‘Difficult choices’: The particular vulnerability of children with disabilities in South Sudan

Amid ‘the world’s invisible crisis’, children with disabilities, and the people who love them, face particularly severe challenges

Getting two young children with disabilities away from a war zone wasn’t easy, says Juaia James. “When the war erupted in Sudan I was afraid because I was responsible for them,” she said.

The 24-year-old has been living in a refugee camp in Renk, northeast South Sudan, since last November. She travelled there alone with her children: they got lucky after a truck driver took pity on them, she said, and offered them transport for free. She held one child in her arms, while another moved around behind her. Of the two with disabilities, “one can’t walk, another has a problem with his spine,” she explained.

James hasn’t seen her husband since last July. “My husband left me because of the situation with the children, he could not handle the responsibility,” she said.

Sudan’s war began in April 2023, with clashes between the Sudanese army, led by Abdel Fattah al-Burhan, and the Rapid Support Forces paramilitary group, led by Mohamed Hamdan Dagalo, known as Hemedti. A year of fighting has triggered what the UN says is now the world’s largest displacement crisis.


The full death toll is unknown, though US special envoy for Sudan Tom Perriello told a US senate committee hearing this month that it could be as high as 150,000.

Over the past year, Perriello said, “the people of Sudan have suffered death, crimes against humanity, sexual violence and starvation as a weapon of war, and ethnic cleansing”. He said 25 million people are in need of basic food and medicine, with 4.9 million of them on the verge of famine, “yet the world has treated Sudan as an invisible crisis, rarely covered in the world press”.

Among those who find it particularly difficult to flee the war are the elderly and people with disabilities.

Muzamil Sebi, director of advocacy at Save the Children in South Sudan, said the vulnerability of people with disabilities, during times of conflict, is more severe “for a number of factors”.

Support networks and services are disrupted, leaving people more isolated and vulnerable, he said. They can lose access to specialised medical care, assistance devices or therapies, and “because of this situation, they become more dependent on caregivers for assistance and protection during times of conflict. So if caregivers are unable to meet their needs due to the stress of war, then eventually such kind of disabled people cannot be really helped.”

For children with disabilities, a lack of access to specialised education can make it much more difficult to catch up later.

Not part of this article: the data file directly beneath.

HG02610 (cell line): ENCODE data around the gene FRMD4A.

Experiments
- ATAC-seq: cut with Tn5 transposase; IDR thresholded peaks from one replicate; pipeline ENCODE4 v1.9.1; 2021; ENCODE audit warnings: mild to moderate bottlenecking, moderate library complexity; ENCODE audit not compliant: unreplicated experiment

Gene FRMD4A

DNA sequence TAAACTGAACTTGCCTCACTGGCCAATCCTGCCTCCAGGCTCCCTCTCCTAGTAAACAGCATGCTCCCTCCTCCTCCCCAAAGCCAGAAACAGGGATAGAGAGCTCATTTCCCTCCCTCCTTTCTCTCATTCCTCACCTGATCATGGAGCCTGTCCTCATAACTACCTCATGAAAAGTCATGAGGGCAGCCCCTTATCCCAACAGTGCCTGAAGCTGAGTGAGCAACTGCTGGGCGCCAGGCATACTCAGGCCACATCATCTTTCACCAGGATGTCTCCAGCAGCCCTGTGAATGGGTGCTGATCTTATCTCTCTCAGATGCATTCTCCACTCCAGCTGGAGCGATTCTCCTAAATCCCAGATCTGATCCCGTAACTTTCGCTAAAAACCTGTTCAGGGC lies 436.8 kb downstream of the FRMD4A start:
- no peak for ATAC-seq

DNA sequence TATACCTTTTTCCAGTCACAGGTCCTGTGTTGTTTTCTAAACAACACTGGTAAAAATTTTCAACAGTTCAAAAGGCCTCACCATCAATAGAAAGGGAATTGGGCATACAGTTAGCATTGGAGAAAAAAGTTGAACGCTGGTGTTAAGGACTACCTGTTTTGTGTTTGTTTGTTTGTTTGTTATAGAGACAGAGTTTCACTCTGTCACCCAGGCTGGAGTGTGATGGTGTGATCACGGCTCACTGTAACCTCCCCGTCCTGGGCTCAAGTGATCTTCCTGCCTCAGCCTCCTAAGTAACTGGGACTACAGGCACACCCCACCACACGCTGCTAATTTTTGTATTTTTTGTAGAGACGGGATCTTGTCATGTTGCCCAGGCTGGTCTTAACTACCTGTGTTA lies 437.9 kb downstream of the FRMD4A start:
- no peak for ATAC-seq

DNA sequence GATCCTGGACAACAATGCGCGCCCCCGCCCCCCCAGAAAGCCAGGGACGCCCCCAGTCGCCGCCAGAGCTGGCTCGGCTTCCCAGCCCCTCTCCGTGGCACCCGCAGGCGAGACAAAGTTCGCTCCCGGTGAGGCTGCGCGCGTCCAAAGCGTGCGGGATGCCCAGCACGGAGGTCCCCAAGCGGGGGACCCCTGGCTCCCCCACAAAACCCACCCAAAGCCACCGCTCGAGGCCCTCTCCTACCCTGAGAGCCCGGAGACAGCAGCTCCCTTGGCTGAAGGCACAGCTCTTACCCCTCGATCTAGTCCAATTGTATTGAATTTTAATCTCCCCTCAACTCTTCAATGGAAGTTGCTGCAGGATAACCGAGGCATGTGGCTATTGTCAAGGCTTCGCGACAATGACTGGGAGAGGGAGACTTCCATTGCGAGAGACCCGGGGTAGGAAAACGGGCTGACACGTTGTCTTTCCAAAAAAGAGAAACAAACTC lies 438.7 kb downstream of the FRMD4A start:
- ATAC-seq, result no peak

“The realities of conflict often force individuals with disabilities and their families to make difficult choices for sure,” said Sebi.

“For example, the families will have to decide whether to stay in their homes and risk exposure to violence and danger or flee to safer areas with limited accessibility and support for individuals with disabilities.”

James said her family was stopped three times at checkpoints manned by fighters as they left Sudan. “They were just checking, there was no fighting. They were taking things from the people like smartphones, if they find money they take it,” she said.

In South Sudan, she received cash support from the Norwegian Refugee Council humanitarian organisation, and other provisions from Save the Children, including blankets, jerrycans, soap, clothes and some food.

She is hoping to be reunited with her mother, who she believes is a three-day, 320km boat journey away in the city of Malakal, but she is unable to travel there alone with her children. “I need someone to help me.”

South Sudan has an “open-door” policy to people fleeing the war in Sudan, no matter which country they originally come from. More than 663,000 people from 19 different nationalities have crossed the border since April 2023, according to UN figures. More than 340,000 of them were below the ages of 18. There are slightly more females than males – with one recent arrival telling The Irish Times that it is more difficult for men to get away, as fighters are more likely to target and kill them along the journey.

Fewer than 20,000 of those who have crossed into South Sudan are aged 60 or over, underlining the challenges that older people face when it comes to fleeing war.

One was 70-year-old Elizabeth Atong Nyker, who escaped Sudan with her 80-year-old husband last July. They were caring for a granddaughter – her mother, their daughter, died of a snakebite along the journey. “We cannot manage to stay here,” Nyker said about the refugee camp in which they now live – though they also have no way to leave, and nowhere else to go. “The child needs milk we cannot buy. Something to feed yourself is not available so we’re struggling.”

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